word craft


Story Behind the Story #52: Iron Thunder

Iron Thunder

If you enjoy read­ing history—as I do—it’s easy to also devel­op a fas­ci­na­tion for the things, the arti­facts of his­to­ry. Napoleon’s hat. Jane Austin’s tea cup. Muse­ums pro­vide much of that, illus­trat­ed biogra­phies add more, and there are books with titles such as The His­to­ry of World War One in One Hun­dred Objects. I just pur­chased A His­to­ry of Amer­i­can Sports in One Hun­dred Objects for one of my sons.

Over the years I’ve come to know that young peo­ple, boys in par­tic­u­lar, are fas­ci­nat­ed by things, too, whether it be a Colt revolver, or Ben­jamin Franklin’s eye-glasses.

It was these kinds of inter­ests that led me to cre­ate what I hoped would be a series called I Wit­ness. The notion was to write his­tor­i­cal fic­tion with as much accu­ra­cy as I could, and insert a young per­son into that real­i­ty. Then I would have the book illus­trat­ed with his­tor­i­cal documents—pictures of things—old paint­ing and etchings—to illu­mi­nate the story.

The sto­ry of the Civ­il War iron­clad The Mon­i­tor, and its bat­tle with the Con­fed­er­ate Mer­ri­mac, had always fas­ci­nat­ed me. To read the facts of that momen­tous event—and the events lead­ing up to it—is like read­ing a thriller.

So it was I came to write Iron Thun­der, which tells the sto­ry of the bat­tle. A research vis­it to The Mariners’ Muse­um in New­port News, Vir­ginia, proved cap­ti­vat­ing. Here were many arti­facts from The U.S.S. Mon­i­tor itself, as well as engag­ing exhibits about the bat­tle. Here, too, was the log of the Mon­i­tor, as well as let­ters writ­ten by the crew.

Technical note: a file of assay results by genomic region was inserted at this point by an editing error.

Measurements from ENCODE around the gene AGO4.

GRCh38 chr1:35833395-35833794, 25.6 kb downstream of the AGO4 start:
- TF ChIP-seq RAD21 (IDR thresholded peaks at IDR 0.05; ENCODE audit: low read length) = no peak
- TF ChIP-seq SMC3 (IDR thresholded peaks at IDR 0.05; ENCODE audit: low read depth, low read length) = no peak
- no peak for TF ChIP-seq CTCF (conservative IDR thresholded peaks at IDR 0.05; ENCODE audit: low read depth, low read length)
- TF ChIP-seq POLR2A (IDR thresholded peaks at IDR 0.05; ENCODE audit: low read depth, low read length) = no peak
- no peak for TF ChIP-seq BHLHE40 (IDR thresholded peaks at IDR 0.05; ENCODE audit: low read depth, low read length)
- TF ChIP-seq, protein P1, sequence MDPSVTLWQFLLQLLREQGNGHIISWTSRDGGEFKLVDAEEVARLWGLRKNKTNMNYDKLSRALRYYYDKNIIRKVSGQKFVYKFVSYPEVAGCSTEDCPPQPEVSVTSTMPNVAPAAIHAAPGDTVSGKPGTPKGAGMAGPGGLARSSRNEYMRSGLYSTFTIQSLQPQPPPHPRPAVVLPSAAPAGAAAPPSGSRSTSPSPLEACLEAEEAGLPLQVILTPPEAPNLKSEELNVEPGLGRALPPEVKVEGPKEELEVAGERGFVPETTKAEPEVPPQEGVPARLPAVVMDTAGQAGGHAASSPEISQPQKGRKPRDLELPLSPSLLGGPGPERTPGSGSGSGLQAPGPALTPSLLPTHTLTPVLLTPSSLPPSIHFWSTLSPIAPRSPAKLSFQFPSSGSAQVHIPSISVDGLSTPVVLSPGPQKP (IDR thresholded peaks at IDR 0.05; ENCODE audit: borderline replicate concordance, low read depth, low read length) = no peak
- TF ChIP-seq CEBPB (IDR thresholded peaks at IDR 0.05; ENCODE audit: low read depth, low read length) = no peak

At the time no one quite knew how an iron ship would func­tion in bat­tle. Would it float? Would it sur­vive a bat­tle? In the archives, I can recall vivid­ly read­ing the orig­i­nal let­ters that one of the sea­men (he was a coal-shov­el­er on the Mon­i­tor) wrote home to his moth­er, the day after the bat­tle. “Mom, it was as if they were shoot­ing spit­balls at us.” Wow! Research gold. No surprise—that state­ment is in the book.

My task as a writer was to take the known facts—much has been writ­ten about this event—and shape it into a sto­ry that would engage and inform my read­ers. It helped to dis­cov­er that there was a cab­in boy on the ship by the name of Tom Car­roll. I bor­rowed his name and told his (invent­ed) story.

I once had a con­ver­sa­tion with the writer Paula Fox. “The job of the writer,” she told me, “is to imag­ine the truth.”

The job I had as the writer of Iron Thun­der was not to imag­ine the truth. All of that was laid out before me. My job was to give that truth life.

1 thought on “Story Behind the Story #52: Iron Thunder”

  1. Won­der­ful sto­ry. I research his­to­ry. My fer­vent wish to be locked in the Nation­al Archives, Wash­ing­ton over night. Oh, heaven.


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